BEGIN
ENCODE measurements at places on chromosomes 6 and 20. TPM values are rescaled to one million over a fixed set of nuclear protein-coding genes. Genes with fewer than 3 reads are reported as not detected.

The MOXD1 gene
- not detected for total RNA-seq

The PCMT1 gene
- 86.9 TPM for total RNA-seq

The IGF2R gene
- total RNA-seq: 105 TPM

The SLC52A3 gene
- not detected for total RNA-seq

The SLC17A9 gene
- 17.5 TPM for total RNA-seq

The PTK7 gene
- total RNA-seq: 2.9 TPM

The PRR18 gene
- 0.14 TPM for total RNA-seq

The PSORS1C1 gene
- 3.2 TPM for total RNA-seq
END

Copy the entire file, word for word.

ENCODE measurements at places on chromosomes 6 and 20. TPM values are rescaled to one million over a fixed set of nuclear protein-coding genes. Genes with fewer than 3 reads are reported as not detected.

The MOXD1 gene
- not detected for total RNA-seq

The PCMT1 gene
- 86.9 TPM for total RNA-seq

The IGF2R gene
- total RNA-seq: 105 TPM

The SLC52A3 gene
- not detected for total RNA-seq

The SLC17A9 gene
- 17.5 TPM for total RNA-seq

The PTK7 gene
- total RNA-seq: 2.9 TPM

The PRR18 gene
- 0.14 TPM for total RNA-seq

The PSORS1C1 gene
- 3.2 TPM for total RNA-seq